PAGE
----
Average Directional Index (ADX)
The ADX was developed by Welles Wilder. He created it as an attempt to determine the strength of the current trend (be it up or down).
The ADX reading derives from two other indicators created also by Welles Wilder called Positive Directional Indicator (+DI) and the Negative Directional Indicator (-DI).
The +DI measures the force of the up moves while the –DI measures the force of the down moves.
The ADX does not recognize between an uptrend and a downtrend, it only assess the strength of the current trend. +DI and -DI can be used to determine whether the trend is up or down.
Usage No. 1 – Strength of the Trend.
The ADX is an oscillator that fluctuates between 1 and 100. When the readings are above 30, the market is considered to be in a strong trend, when the readings are below 20 the market is considered to be sideways, while readings between 20 are 30 are undefined.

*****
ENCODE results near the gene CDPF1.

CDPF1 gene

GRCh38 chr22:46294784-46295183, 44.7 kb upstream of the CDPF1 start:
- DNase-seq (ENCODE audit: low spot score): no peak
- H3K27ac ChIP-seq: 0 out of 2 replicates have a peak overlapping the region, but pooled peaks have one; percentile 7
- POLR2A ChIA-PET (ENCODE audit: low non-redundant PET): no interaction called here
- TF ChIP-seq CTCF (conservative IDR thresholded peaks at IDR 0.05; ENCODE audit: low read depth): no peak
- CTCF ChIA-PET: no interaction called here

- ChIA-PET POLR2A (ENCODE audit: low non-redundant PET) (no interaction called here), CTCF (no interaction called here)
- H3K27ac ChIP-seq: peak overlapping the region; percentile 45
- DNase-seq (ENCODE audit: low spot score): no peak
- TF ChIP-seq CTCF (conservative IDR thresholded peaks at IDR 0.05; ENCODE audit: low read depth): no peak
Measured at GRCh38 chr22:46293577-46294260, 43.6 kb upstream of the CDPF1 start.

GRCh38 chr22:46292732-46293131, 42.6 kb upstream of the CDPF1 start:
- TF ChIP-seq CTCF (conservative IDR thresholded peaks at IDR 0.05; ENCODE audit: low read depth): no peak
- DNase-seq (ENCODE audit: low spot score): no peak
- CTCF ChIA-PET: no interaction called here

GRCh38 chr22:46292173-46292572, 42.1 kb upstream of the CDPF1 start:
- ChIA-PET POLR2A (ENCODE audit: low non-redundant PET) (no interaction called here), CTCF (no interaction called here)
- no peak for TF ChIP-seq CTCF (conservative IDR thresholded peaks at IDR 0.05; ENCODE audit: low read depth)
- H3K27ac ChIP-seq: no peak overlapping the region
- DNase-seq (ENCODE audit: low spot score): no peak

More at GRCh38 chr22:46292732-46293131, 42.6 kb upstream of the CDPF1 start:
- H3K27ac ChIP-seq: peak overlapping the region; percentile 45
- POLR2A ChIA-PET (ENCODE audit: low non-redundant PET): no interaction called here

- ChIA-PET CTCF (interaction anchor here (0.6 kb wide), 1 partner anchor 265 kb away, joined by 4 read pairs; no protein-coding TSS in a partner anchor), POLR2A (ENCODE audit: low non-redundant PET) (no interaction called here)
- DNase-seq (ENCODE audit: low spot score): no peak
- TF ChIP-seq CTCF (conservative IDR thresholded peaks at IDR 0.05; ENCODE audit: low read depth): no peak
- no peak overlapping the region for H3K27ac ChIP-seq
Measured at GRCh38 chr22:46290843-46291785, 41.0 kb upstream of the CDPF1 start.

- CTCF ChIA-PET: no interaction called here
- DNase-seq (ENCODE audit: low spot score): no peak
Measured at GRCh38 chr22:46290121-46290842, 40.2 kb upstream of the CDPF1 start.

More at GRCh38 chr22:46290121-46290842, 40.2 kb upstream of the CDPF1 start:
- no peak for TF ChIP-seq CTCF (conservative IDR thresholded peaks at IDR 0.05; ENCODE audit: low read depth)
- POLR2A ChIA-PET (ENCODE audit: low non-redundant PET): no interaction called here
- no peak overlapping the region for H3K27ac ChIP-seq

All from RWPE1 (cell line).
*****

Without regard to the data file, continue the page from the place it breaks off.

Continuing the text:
ADX to measure the strength of the Trend
ADX – Black Line
+DI – Blue Dotted line
-DI – Red Dotted Line
It is said that when the blue line (+DI) is above the red line (-DI) the market is in an uptrend, and when the red line (-DI) is above the blue line (+DI) the market is in an uptrend.
In the chart above, strong trends are marked when the ADX reading go above 30.
Usage No 2 – Determine potential changes in the market trend.
To use this indicator to determine changes in the market trend we need to identify divergences. When the divergence is present near the top indicates the trend is weakening, when it is present near the bottom it indicates the trend is strengthening.
In the chart above, the divergence is present near the top indicating a weakening trend.